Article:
The table below summarizes all the molecular shapes.

Overview

Symmetrical molecules tend to follow basic structural shapes, such as linear, planar, tetrahedral, pyramidal, and bent. Some molecules also exhibit polarity, which gives them a distinct positive or negative charge.

VSEPR Theory

The shape of many small molecules can be predicted by the valence-shell electron pair repulsion theory or VSEPR for short. Electron pairs have the same negative charge, but the electrons share valances in molecular bonding. To compensate for the repulsion of like charges, the pairs of electrons in a molecular bond are as far apart from each other as they can be. This results in the distinctive shapes of small molecules, in order to preserve molecular bonding. Some atoms share electrons, and other electron pairs are not bonded.

Flat Molecular Shapes

Some molecules are arranged with atoms in a straight line, such as carbon dioxide (CO2). The oxygen atoms are double-bonded with the carbon atom. The chemical formula for carbon dioxide doesn’t reflect its structure, but the type of strong atomic bonds does. All molecules that contain only two atoms have a linear bond. A trigonal planar molecule has three bonds in a Y-shape. In a molecule of boron trichloride (BCl3), each chlorine atom is bonded to the boron atom in the center.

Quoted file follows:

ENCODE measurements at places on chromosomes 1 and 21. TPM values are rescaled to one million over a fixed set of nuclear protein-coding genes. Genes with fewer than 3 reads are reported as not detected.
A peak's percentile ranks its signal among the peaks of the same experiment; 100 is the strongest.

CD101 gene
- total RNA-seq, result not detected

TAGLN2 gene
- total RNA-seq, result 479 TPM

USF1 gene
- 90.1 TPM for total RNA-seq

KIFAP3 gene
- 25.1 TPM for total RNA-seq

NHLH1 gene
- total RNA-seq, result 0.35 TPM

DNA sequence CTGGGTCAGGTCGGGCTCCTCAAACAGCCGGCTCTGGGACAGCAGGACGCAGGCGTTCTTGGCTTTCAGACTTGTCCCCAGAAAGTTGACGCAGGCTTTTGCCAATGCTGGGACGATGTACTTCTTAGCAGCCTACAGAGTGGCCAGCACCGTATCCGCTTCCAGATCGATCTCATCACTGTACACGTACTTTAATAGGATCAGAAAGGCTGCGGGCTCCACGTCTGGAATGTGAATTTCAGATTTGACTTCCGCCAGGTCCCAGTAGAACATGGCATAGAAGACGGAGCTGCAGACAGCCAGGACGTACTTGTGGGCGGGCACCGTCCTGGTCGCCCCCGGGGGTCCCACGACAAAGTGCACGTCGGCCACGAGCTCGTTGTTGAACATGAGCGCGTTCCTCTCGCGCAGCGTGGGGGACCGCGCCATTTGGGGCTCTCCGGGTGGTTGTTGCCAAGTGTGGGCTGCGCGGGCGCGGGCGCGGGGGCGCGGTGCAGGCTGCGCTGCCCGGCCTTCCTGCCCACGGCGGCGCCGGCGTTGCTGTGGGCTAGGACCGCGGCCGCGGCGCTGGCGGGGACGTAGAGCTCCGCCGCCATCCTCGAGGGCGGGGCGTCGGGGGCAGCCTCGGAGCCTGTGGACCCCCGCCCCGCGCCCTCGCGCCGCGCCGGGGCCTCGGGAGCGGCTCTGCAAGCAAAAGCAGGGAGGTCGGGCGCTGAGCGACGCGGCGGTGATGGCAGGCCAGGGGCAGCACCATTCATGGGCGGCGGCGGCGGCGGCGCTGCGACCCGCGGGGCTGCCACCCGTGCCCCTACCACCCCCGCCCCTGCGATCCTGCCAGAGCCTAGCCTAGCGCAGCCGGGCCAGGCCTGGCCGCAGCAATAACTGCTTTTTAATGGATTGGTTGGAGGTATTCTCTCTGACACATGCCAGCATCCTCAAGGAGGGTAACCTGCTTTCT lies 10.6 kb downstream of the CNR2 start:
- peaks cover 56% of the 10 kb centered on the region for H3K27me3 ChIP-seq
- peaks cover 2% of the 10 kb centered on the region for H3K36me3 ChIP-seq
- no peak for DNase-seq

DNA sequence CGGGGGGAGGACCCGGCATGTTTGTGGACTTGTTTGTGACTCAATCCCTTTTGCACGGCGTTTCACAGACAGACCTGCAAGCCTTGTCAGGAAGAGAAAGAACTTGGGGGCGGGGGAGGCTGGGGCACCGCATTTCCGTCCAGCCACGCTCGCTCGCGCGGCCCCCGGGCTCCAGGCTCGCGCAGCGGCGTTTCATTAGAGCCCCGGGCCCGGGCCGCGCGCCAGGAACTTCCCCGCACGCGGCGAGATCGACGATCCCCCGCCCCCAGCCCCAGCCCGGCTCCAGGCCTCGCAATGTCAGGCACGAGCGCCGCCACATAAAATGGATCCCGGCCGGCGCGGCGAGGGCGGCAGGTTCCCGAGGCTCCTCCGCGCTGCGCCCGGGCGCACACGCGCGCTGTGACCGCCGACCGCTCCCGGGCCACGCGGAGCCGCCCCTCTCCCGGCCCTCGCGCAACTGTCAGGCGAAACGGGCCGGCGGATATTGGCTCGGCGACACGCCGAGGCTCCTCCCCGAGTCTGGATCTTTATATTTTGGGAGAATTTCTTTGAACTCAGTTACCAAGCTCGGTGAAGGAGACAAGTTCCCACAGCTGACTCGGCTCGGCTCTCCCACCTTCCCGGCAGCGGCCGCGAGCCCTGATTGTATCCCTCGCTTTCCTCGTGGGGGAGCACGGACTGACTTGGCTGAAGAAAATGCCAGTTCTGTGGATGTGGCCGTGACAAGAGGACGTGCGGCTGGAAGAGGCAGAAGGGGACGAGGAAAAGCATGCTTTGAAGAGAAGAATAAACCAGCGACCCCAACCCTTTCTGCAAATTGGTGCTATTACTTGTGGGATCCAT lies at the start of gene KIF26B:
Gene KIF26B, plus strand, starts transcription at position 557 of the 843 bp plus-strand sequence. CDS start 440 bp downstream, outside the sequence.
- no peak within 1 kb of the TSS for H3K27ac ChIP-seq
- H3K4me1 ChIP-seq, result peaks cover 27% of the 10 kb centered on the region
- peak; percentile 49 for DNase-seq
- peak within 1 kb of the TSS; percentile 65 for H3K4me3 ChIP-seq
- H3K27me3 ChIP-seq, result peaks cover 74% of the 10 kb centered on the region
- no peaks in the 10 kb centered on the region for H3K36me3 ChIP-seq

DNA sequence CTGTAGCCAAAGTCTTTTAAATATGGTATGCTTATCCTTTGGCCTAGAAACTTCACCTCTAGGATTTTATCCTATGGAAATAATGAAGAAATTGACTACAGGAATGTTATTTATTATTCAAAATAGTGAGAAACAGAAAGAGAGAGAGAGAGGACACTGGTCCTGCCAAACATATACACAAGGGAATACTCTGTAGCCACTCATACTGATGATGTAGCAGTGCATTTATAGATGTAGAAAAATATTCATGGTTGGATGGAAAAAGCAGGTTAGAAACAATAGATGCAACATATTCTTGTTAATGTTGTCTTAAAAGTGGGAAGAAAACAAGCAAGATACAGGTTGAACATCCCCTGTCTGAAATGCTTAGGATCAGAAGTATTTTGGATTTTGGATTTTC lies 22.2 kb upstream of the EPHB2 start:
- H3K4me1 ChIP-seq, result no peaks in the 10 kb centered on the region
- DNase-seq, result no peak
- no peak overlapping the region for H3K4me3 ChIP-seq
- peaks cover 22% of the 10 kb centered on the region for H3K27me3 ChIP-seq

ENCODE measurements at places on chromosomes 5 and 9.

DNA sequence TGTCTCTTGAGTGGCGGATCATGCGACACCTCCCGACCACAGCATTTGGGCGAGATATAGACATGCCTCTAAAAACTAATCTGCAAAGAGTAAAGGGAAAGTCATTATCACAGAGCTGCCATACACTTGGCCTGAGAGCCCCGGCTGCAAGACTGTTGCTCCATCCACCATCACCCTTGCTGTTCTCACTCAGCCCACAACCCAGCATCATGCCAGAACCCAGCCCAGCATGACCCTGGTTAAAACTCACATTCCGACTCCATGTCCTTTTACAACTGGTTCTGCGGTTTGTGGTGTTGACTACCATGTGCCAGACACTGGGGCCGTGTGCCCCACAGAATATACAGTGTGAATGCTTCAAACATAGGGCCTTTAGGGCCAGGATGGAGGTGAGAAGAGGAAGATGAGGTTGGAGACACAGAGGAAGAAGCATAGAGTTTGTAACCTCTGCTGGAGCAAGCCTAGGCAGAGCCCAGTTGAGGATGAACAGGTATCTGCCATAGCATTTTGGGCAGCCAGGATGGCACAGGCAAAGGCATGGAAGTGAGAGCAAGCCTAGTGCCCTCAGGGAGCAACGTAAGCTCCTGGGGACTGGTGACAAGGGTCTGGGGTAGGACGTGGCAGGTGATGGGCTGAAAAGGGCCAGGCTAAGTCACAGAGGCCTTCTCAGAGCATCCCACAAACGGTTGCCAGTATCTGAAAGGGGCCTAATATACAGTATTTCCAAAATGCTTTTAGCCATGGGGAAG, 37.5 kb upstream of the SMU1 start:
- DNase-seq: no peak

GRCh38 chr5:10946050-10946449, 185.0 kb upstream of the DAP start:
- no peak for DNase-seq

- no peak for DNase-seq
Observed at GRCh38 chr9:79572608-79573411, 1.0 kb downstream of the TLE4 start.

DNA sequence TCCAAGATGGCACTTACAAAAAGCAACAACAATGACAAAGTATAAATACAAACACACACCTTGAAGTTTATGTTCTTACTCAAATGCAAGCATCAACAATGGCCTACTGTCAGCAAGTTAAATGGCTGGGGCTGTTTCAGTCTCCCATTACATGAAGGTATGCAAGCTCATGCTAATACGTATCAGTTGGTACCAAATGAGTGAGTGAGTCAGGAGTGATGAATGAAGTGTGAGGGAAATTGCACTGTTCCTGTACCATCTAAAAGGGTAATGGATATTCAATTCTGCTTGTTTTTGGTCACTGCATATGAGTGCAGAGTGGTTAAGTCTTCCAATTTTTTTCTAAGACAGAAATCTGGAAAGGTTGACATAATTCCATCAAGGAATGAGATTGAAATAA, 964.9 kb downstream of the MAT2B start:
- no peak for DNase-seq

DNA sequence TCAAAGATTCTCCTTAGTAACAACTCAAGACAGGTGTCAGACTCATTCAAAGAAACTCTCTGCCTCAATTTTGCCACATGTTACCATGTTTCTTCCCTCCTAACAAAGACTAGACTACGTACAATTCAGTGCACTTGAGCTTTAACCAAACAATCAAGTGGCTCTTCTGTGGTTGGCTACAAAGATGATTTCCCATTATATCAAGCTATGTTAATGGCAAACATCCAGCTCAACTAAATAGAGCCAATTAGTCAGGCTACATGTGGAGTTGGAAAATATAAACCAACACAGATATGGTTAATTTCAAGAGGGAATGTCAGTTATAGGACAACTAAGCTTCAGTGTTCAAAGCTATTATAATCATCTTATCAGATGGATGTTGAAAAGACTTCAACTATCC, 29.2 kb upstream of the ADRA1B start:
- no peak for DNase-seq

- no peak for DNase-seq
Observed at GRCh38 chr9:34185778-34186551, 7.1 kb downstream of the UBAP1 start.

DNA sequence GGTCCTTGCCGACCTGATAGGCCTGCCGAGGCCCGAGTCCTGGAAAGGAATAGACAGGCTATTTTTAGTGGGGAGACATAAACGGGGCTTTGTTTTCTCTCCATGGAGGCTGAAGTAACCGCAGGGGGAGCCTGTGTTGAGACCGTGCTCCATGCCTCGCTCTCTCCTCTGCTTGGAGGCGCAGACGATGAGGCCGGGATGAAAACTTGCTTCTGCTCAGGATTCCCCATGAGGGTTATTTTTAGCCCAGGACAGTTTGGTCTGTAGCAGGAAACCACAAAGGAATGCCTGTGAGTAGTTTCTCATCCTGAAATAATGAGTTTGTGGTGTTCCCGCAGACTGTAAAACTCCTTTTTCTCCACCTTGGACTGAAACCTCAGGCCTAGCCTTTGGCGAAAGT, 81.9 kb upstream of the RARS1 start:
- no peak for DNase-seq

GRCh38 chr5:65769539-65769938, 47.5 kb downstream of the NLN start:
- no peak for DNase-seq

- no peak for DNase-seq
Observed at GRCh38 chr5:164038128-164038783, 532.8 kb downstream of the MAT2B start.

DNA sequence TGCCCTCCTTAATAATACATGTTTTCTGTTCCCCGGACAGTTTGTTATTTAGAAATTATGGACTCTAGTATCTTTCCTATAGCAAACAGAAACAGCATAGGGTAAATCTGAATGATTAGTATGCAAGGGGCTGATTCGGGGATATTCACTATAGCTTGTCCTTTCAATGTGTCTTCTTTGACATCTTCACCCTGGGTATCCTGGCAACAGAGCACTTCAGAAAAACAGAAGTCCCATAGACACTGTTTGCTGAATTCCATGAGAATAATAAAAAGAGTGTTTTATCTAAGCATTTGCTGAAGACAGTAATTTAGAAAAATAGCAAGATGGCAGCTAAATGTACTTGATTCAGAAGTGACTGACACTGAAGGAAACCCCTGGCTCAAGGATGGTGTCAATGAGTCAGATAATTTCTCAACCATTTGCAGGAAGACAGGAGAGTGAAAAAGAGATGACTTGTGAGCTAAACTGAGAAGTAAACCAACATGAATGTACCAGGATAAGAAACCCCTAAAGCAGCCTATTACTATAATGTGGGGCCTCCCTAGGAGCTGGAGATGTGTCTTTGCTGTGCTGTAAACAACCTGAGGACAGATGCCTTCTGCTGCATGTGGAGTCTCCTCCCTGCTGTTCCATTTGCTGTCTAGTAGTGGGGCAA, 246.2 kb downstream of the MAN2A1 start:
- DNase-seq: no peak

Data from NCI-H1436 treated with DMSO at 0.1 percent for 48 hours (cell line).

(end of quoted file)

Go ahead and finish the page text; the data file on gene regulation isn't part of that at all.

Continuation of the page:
Figure 1: Boron trichloride (BCl3) is an example of a trigonal planar molecule.

Three-Dimensional Molecular Shapes

Some molecular shapes are a simple arrangement, but the atoms are arranged in three dimensions rather than the two dimensional flat molecular shapes.   A molecule such as methane (CH4) has 4 atoms of hydrogen joined to one atom of carbon in the center. However, its atoms are not arranged in a two-dimensional square, but in a three-dimensional tetrahedral shape, similar to a tripod, called a tetrahedral shape. The atoms in ammonia (NH3) are arranged in a three-dimensional pyramid.

Figure 2: Three-dimensional tetrahedral molecular shape, such as methane (CH4). The carbon atom is the pink one in the center, surrounded by 4 white hydrogen atoms.

Other Shapes

The hydrogen atoms in a water molecule (H2O) are joined to the oxygen atom in a bent shape, rather than a straight line. Other shapes include the T-shaped molecule chlorine trifluoride (ClF3), octahedral-shaped molecules such as sulfur hexafluoride (SF6), and other symmetrical and asymmetrical variations. Not all molecules have polarity, but those that do are negatively charged at one pole and positively charged at the other pole, because of the molecular bonds that have formed. Polar molecules are attracted by electrical charge, and line up in the charge.

Figure 3: Sulfur hexafluoride (SF6) is an example of an octahedral molecular shape.